Photo Credit: Jim White

When San Antonio Trinity University used 15 backward passes to score the winning touchdown on the last play of an October 2008 game against Millsaps College, the film showed up on more than just sports highlight shows. The play took a full minute, nine different players were involved and it covered 61 yards.

The play may have set a record for backward passes; it surely surpassed the 1982 game in which California defeated Stanford on the last play of the game that included five backward passes and covered 55 yards. That play also included the unwitting participation of the Stanford band running interference for the California runners as they snaked their way through the band on the way to a touchdown and victory. The Stanford band, thinking the game was over, had rushed onto the field prematurely.

At least one non-sportscaster (and probably dozens of regular sports commentators) used the term “lateral” when viewing the video. As all good officials will tell you, there is no such thing as a lateral; the correct term is backward pass. It is annoying that people, especially reporters and announcers, continue saying, “It’s a lateral, it’s a lateral!” Even worse are those who gush, “It’s a backward lateral!” or, “That was a forward lateral!”

The word lateral (in terms of a thrown ball) does not appear in either rulebook. Every ball thrown in a game is either thrown forward or backward, period, despite the dictionary definition of lateral. Thus the misnomer for a backward or forward pass that is approximately parallel with the line of scrimmage. The cry for a forward or backward lateral is something that most officials will hear sometime in their career. Any fan listening to a broadcast will hear it quite often; it seems that there isn’t an announcer on the air that knows the term shouldn’t be used.

Officials spend hours in pregame conferences discussing possible game situations. One that most assuredly needs to be covered is the forward and backward pass play. Officials have to make a determination as to whether a pass had been thrown forward or backward. If backward, the covering official has most likely indicated that by punching his arm toward the offensive team’s goal. The determination whether the pass was forward or backward is based on where the ball left the thrower’s hand and where it was first touched by a player, offensive or defensive, the ground or (in NCAA) an official.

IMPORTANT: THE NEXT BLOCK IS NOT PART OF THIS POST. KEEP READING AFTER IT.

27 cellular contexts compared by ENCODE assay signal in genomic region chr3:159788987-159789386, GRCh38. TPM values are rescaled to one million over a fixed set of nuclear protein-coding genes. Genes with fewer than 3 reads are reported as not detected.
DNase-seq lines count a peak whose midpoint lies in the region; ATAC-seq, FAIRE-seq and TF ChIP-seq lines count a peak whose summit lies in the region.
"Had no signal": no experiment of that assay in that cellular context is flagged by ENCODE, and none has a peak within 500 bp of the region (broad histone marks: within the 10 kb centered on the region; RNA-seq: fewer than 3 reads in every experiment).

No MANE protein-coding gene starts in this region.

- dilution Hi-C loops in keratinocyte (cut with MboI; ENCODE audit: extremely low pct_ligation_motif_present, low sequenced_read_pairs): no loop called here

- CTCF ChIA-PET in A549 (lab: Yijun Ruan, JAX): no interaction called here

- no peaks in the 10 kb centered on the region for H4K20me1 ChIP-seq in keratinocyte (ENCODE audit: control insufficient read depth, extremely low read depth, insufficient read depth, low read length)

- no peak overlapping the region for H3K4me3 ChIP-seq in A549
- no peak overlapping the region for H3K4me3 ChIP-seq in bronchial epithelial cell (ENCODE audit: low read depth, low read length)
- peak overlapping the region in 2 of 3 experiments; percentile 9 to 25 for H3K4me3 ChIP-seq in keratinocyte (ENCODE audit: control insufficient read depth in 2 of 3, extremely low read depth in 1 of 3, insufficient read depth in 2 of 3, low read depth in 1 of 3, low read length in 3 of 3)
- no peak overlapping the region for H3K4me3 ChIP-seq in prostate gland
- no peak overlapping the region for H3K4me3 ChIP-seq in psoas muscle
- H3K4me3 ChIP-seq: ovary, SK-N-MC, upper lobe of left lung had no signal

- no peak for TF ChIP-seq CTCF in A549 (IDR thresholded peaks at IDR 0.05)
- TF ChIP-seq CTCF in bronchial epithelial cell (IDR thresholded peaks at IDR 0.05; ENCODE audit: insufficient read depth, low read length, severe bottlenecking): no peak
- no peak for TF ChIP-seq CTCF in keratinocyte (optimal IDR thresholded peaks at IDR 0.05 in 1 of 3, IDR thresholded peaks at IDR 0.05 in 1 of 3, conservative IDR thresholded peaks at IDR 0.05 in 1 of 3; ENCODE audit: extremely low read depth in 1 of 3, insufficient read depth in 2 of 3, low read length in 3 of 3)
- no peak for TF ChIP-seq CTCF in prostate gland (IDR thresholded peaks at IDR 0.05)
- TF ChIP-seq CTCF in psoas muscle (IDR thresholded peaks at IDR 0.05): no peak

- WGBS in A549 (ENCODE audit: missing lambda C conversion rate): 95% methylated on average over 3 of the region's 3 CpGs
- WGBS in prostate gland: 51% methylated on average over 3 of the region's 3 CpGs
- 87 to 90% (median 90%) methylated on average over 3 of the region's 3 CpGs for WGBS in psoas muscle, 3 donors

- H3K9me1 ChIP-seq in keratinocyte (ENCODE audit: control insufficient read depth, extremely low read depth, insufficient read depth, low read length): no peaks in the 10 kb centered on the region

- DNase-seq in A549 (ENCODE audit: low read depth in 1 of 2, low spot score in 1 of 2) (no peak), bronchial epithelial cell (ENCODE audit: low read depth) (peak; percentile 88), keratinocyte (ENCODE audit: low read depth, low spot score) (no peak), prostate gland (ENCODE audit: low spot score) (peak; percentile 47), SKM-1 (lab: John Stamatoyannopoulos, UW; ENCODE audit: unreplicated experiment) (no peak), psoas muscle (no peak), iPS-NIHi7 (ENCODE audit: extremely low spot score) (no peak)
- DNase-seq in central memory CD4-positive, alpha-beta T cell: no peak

That is extremely important and can be a game-changer. If the ball hits the ground, whether it was touched by either an offensive or a defensive player and it was determined to have been thrown forward, the ball is declared dead and ruled an incomplete pass. If it has been determined to have been originally thrown backward, the ball remains live. A player from either team may pick up the ball and run with it.

Wing officials have to be in position and ready to rule on whether a pass is forward or backward on every pass play. While some pass plays that are forward or backward are very obvious, a problem can occur when the quarterback turns and throws quickly toward a sideline. Such a pass may be thrown laterally in the dictionary sense, but for football situations, it’s going to be ruled either forward or backward.

Some teams are now dropping a tackle (ineligible by number, not position as he’s stationed on the end of the line) into the backfield and throwing a screen pass to him. If the pass is ruled forward, the tackle should be ruled ineligible by number and a flag thrown for illegal touching. If it was backward, since all players are eligible to receive a backward pass, the play is legal. The legality of the receiver in that case is critical as he has an ineligible number.

We may never see a day that announcers, coaches, players and others cease referring to backward passes as laterals. But officials can certainly work hard at getting the calls correct.

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